Happy Mother’s Day!
This is one of most favorite holidays celebrated by modern culture. Because I’m a mother and well, heck yes, I want to be acknowledged for all that I do! But it’s also because it’s a day that I get to honor and pay respects to all of the women and mothers in my life whom I admire and am inspired by.
This week I want to introduce some of the mothers that I know (and some whom I haven’t even met!) who make my life more bearable, sweeter, and funnier on a daily basis despite the rigors of motherhood. I asked some friends (moms and kids) to tell me about their own mothers. Their answers are better than any love letter or any Hallmark card for that matter; a perfect and complete ode to Mom.
So, this is our greeting card today to every women who is a mother, and every child who has a mother. For every mother a rose!
These roses aren’t just any roses either, they are infused with much love, good thoughts and warm sunshine as you can imagine. These are the roses grown in my garden, by the little old woman who lived here before me; and the roses from the annual May Day celebration at Camellia Waldorf School on Saturday. The festival’s roots go back deep into a time when the fecund Mother and Re-birth of Life itself was recognized by people who danced the Maypole and adorned themselves with wreaths of roses. The rose, a thing of beauty and boundless mystery was used as a symbol for The Mother, giver of this fragile life.
It is a day to celebrate the joy, the beauty and the deep love that mothers bring. Ahhh, yes.
My friend Laurie, or “miss Laurie Williams”, or “Chicken Pot Pie” as she is occasionally known is the epitome of ‘Mama’. She’s loving, a great cook, and an encourager par excellence. And she has the face of an angel, but I think it’s really the Texan accent that tops it off. Mmm…Honey!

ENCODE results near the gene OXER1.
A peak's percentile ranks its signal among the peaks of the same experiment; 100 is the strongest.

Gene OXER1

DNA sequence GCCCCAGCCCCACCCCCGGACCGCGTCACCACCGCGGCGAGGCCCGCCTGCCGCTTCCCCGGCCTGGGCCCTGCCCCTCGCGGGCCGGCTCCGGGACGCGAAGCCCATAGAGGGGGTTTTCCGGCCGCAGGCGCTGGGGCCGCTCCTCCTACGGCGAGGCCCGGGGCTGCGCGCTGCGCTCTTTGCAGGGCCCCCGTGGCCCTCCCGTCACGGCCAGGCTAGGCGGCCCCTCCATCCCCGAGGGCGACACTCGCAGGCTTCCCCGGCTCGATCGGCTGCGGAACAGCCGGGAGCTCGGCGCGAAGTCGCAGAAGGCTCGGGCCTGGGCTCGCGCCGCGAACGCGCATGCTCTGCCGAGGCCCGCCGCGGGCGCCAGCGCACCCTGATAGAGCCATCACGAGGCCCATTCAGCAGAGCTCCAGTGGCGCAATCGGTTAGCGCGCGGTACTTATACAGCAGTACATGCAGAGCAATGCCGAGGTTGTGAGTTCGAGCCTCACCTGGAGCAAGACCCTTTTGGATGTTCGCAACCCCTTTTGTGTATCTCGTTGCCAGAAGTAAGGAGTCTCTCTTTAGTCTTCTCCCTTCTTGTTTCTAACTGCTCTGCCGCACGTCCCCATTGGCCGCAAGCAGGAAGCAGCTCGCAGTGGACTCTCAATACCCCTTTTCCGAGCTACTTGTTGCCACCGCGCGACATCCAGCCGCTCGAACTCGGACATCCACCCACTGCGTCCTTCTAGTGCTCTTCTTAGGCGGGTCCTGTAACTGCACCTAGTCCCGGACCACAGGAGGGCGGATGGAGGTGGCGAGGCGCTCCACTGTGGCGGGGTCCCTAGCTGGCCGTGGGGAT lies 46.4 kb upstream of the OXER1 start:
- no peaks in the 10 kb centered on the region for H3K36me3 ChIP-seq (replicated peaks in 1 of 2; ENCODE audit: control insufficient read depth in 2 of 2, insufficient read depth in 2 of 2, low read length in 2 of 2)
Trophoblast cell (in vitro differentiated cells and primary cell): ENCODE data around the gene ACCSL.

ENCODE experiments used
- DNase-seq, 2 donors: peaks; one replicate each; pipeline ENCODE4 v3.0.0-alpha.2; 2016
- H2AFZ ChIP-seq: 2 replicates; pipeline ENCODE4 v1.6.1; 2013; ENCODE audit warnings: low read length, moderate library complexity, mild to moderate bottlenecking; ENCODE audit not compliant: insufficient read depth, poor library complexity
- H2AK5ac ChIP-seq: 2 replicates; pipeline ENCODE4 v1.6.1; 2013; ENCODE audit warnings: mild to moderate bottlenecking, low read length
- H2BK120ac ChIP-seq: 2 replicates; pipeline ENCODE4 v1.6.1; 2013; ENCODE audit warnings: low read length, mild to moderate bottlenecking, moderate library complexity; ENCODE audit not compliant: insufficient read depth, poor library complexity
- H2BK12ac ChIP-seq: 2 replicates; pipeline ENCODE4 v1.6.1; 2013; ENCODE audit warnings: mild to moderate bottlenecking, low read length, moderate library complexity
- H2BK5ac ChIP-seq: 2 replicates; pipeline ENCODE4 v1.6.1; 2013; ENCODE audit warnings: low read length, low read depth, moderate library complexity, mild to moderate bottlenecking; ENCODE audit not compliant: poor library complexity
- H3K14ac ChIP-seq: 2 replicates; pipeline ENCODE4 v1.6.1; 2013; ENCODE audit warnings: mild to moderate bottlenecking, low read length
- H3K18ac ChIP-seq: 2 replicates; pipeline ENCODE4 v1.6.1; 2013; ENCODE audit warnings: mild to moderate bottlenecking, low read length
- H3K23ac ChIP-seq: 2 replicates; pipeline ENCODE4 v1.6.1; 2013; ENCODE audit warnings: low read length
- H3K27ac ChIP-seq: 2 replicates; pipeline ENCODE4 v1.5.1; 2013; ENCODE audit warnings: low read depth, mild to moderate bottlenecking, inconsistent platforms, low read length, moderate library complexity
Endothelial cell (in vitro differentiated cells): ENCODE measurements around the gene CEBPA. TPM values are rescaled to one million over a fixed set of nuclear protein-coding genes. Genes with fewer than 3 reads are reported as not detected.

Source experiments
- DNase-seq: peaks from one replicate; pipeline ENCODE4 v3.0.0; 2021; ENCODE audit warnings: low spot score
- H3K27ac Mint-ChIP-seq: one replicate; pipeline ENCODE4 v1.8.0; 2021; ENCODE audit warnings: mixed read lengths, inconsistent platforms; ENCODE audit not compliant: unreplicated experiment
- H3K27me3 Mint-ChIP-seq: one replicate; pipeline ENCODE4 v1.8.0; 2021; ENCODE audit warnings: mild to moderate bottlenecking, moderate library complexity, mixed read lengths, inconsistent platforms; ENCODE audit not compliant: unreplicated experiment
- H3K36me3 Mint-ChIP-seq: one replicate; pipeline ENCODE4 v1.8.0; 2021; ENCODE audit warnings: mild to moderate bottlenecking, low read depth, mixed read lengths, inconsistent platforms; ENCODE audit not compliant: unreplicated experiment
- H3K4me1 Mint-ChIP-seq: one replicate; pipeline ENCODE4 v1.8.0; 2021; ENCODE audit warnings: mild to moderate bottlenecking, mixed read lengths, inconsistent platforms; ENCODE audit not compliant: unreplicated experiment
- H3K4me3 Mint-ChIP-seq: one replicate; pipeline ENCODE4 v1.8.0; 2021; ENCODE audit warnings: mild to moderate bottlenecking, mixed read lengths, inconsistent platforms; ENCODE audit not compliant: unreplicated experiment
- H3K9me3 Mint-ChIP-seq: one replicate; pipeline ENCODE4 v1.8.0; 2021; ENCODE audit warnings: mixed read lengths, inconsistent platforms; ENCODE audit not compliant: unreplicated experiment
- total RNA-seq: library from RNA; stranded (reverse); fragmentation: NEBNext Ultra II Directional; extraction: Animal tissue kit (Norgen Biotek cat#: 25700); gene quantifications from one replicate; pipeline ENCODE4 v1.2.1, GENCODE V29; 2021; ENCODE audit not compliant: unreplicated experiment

This first rose goes to her mom Carolyn Deanna Davis Williams – she has always gone by Deanna, and most people call her Dood. I feel I almost already know her, just by knowing her daughter. I can see the same warmth and ease in this photo that I know in Laurie, and in her shining daughter Alayne. Here’s what they had to say about Dood (aka Granny):
At 46 I still want my mom when I am sick. I talk to her almost every day and have my entire life. I read once that Farrah Fawcett talked to her mom daily. It never occurred to me that it was unnatural until reading that in People Magazine. I wondered if it was a Texan thing. Who knows, but there is no one more trustworthy or whose opinion I value more. At this time of life it seems she is more effective on the phone than in person, but that is ok! I don’t really need the physical (unless I am sick); funny thing that, but so true.
She taught me to be to be politically active and a great cook. So it seems the basics were covered. Along the way there was canning, gardening, and crafts. Always ahead of her time, she longed to home school her children, but alas it was illegal at the time in Texas. The irony being that the Fundamentalist Christians fought hard to overturn the law! My sister pushed the dream into a reality with amazing results. Now I stand on the precipice and hold lofty visions of a similar process. She is much more of a free spirit than I ever imagined being and frequently starts a book mid-way through just to see if she likes the ending before wasting her time on the start. She loves to learn and her heart yearns to know more.
Alayne mentioned that her grandmother is “lovely, a trooper, and allergic to almost everything. And she can’t go into a salon due to her allergies, but she does not need a salon.” This is a great truth to the woman we now call Granny. Even her husband calls her that, but sometimes he refers to her as “your mother.” This frequently happens during times of unfulfilled expectations. Who asked him anyway?
There are many times in my week that quotes from mom come up, both at work and home. Way beyond all of the biblical and Shakespearean references there was this gem: “You will always love your own children more than you do your parents and that is the natural order of life.” Thanks mom for giving me the permission to love my daughter as much as I do! My mom is the epitome of being in the moment and letting go.